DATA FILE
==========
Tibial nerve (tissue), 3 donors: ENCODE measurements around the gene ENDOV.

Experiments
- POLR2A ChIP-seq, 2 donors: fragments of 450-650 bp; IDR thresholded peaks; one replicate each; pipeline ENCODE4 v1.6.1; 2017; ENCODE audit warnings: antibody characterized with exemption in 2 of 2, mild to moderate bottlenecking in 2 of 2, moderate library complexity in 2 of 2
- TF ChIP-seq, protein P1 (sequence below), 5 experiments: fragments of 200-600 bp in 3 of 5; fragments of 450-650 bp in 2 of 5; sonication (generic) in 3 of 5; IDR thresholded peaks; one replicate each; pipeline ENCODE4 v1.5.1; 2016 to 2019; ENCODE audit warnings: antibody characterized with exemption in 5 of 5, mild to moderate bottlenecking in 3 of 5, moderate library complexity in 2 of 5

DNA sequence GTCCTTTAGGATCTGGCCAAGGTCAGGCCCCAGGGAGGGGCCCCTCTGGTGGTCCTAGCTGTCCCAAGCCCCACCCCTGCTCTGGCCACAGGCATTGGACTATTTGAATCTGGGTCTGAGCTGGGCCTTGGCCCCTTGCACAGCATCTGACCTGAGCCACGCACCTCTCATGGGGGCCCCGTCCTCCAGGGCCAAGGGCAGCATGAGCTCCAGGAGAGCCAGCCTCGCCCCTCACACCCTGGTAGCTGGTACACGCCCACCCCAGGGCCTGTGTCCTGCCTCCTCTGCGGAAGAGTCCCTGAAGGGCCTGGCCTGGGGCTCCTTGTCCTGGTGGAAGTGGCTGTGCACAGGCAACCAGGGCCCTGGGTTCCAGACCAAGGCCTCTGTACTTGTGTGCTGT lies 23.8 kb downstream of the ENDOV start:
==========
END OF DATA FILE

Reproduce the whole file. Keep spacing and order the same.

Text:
Tibial nerve (tissue), 3 donors: ENCODE measurements around the gene ENDOV.

Experiments
- POLR2A ChIP-seq, 2 donors: fragments of 450-650 bp; IDR thresholded peaks; one replicate each; pipeline ENCODE4 v1.6.1; 2017; ENCODE audit warnings: antibody characterized with exemption in 2 of 2, mild to moderate bottlenecking in 2 of 2, moderate library complexity in 2 of 2
- TF ChIP-seq, protein P1 (sequence below), 5 experiments: fragments of 200-600 bp in 3 of 5; fragments of 450-650 bp in 2 of 5; sonication (generic) in 3 of 5; IDR thresholded peaks; one replicate each; pipeline ENCODE4 v1.5.1; 2016 to 2019; ENCODE audit warnings: antibody characterized with exemption in 5 of 5, mild to moderate bottlenecking in 3 of 5, moderate library complexity in 2 of 5

DNA sequence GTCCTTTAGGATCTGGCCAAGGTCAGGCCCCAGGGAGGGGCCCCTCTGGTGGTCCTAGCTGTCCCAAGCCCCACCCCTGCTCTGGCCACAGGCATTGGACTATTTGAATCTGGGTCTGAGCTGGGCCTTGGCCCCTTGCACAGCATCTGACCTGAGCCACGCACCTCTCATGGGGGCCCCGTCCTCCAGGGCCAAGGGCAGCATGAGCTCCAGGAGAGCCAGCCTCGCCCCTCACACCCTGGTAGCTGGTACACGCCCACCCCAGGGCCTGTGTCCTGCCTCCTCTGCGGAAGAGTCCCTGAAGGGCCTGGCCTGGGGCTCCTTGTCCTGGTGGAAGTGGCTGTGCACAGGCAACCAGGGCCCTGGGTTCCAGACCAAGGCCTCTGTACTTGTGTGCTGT lies 23.8 kb downstream of the ENDOV start: